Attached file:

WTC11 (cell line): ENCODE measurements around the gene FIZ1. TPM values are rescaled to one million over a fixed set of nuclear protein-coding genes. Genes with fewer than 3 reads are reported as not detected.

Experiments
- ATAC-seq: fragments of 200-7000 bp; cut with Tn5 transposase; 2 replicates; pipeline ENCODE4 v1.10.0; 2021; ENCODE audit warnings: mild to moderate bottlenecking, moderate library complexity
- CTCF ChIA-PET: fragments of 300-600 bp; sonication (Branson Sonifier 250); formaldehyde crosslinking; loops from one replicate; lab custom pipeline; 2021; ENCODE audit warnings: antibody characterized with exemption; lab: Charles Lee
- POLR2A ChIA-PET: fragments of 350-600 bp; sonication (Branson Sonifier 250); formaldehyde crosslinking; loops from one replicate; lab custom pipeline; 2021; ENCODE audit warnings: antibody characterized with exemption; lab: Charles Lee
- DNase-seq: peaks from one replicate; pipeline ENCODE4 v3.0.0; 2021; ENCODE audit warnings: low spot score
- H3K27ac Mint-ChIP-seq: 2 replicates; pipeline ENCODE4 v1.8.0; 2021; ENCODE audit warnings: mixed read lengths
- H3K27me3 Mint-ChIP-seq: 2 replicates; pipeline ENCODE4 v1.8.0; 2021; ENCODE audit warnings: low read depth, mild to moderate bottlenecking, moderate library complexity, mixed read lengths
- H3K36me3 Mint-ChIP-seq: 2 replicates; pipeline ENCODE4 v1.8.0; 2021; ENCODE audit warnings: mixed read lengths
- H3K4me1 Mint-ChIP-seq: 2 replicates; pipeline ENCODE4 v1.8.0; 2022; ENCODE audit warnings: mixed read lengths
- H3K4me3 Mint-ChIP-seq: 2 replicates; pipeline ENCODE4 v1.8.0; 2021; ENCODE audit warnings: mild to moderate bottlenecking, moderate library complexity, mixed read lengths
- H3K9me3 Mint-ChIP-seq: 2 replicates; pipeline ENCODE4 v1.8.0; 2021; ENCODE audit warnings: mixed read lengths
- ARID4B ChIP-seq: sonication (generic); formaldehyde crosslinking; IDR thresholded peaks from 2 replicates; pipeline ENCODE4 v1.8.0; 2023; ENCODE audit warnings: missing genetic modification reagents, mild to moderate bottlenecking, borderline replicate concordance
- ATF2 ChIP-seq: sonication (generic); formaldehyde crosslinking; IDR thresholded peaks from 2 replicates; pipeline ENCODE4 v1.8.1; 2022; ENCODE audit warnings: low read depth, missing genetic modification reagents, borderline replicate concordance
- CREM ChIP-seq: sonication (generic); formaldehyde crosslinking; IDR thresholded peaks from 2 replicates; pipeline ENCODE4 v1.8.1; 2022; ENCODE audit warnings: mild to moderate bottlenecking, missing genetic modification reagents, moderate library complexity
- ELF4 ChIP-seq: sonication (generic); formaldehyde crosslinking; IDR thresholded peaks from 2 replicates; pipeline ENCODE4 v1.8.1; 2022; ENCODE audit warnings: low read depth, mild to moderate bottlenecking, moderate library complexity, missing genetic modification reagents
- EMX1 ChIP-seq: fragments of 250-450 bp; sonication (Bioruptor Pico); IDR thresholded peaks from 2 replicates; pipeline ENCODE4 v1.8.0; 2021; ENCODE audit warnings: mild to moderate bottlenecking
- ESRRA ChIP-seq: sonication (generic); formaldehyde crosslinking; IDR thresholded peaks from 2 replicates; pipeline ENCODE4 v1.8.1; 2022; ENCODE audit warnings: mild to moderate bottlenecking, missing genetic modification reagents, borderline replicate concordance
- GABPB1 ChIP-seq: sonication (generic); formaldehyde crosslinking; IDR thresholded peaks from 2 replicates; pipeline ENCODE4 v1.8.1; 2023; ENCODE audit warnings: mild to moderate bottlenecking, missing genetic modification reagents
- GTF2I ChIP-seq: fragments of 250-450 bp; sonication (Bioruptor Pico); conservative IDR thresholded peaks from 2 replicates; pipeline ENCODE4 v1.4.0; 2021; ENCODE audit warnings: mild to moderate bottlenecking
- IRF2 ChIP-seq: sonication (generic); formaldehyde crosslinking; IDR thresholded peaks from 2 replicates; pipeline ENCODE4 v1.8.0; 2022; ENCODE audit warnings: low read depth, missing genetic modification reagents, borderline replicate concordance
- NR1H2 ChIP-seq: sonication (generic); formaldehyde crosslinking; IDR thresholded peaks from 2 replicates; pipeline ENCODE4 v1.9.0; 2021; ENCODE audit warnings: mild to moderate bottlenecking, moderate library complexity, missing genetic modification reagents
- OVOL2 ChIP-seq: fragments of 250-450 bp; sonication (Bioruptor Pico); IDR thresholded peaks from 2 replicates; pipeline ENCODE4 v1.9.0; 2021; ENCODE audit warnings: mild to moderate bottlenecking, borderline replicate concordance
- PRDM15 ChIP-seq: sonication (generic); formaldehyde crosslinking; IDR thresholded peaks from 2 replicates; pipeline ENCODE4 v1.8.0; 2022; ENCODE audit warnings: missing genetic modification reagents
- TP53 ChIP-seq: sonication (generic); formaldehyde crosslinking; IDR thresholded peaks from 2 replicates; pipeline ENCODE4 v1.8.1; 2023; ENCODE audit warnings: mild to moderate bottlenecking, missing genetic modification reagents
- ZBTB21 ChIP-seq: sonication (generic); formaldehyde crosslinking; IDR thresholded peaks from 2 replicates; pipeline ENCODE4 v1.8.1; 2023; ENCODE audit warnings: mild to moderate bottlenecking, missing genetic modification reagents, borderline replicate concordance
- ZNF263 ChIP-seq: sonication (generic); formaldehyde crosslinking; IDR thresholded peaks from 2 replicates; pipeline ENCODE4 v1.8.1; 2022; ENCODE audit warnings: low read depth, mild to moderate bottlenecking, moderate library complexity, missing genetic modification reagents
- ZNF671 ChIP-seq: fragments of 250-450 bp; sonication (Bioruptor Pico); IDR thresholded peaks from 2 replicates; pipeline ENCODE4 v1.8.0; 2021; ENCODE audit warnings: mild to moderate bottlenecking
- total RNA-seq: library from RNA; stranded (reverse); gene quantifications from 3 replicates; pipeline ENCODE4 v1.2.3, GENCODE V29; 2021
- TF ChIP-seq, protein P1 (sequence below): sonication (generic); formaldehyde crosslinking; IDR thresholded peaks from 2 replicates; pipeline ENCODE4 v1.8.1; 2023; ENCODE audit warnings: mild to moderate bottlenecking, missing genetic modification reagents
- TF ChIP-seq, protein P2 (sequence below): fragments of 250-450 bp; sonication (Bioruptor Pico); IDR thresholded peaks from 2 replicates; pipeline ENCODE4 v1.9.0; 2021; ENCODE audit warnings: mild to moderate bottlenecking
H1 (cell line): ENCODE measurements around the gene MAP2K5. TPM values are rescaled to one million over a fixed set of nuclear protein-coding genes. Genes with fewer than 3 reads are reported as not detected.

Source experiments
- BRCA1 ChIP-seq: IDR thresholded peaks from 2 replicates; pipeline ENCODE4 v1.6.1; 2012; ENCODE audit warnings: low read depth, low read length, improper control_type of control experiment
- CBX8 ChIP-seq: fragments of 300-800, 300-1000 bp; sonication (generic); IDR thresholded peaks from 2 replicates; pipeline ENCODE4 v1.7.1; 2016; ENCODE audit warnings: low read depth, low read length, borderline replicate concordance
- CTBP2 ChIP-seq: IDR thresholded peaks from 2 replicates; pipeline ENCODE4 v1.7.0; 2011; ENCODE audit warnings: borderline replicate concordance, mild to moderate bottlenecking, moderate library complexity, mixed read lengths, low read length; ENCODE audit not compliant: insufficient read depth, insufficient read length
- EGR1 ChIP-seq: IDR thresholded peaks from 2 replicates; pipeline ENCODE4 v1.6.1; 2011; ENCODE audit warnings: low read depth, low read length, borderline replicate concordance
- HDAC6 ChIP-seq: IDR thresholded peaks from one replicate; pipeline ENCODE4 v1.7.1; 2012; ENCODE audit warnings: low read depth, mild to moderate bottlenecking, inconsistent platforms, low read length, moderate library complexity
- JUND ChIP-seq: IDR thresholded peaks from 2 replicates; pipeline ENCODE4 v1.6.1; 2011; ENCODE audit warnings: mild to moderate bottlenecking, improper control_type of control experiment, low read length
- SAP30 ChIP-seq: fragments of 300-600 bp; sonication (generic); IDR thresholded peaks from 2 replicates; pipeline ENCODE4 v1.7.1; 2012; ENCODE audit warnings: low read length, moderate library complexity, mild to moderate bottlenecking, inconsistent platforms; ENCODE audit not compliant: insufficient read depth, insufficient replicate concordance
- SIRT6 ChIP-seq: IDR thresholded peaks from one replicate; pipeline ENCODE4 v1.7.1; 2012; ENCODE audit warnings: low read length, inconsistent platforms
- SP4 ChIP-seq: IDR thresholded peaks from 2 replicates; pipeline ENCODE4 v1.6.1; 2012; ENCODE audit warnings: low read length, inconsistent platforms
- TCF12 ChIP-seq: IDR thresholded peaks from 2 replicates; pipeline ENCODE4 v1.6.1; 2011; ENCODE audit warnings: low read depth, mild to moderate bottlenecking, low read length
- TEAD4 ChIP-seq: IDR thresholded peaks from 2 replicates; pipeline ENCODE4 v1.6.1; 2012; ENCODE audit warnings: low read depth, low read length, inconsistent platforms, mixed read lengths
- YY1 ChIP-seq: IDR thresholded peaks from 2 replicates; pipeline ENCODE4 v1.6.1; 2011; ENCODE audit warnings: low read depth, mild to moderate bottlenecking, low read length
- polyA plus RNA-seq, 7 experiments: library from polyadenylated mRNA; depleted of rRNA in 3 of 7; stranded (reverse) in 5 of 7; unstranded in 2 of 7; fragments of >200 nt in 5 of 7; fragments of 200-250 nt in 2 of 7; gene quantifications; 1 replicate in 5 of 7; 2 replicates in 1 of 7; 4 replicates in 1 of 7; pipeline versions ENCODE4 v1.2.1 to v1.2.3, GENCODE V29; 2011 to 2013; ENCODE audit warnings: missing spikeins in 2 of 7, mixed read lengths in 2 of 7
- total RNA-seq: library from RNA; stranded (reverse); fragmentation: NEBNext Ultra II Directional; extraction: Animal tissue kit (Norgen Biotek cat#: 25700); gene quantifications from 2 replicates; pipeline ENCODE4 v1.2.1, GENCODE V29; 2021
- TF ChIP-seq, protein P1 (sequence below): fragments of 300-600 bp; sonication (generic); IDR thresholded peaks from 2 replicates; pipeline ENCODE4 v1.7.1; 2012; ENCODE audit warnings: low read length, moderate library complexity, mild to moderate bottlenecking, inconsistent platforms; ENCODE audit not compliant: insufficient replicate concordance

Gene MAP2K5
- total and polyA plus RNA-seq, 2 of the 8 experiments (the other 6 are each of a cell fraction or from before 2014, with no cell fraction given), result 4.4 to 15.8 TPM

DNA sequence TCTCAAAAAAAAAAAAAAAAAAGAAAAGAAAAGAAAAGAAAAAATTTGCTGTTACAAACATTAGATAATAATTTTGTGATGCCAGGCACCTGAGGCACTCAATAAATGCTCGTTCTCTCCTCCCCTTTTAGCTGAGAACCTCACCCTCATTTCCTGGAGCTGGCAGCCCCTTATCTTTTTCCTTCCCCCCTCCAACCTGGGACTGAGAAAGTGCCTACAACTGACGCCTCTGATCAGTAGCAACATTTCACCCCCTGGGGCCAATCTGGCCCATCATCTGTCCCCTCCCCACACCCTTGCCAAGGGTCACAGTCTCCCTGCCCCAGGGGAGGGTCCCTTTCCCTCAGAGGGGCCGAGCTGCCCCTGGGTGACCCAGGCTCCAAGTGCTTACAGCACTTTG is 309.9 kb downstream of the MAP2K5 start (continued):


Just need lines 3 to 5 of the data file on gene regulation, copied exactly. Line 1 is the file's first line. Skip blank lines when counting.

- ATAC-seq: fragments of 200-7000 bp; cut with Tn5 transposase; 2 replicates; pipeline ENCODE4 v1.10.0; 2021; ENCODE audit warnings: mild to moderate bottlenecking, moderate library complexity
- CTCF ChIA-PET: fragments of 300-600 bp; sonication (Branson Sonifier 250); formaldehyde crosslinking; loops from one replicate; lab custom pipeline; 2021; ENCODE audit warnings: antibody characterized with exemption; lab: Charles Lee
- POLR2A ChIA-PET: fragments of 350-600 bp; sonication (Branson Sonifier 250); formaldehyde crosslinking; loops from one replicate; lab custom pipeline; 2021; ENCODE audit warnings: antibody characterized with exemption; lab: Charles Lee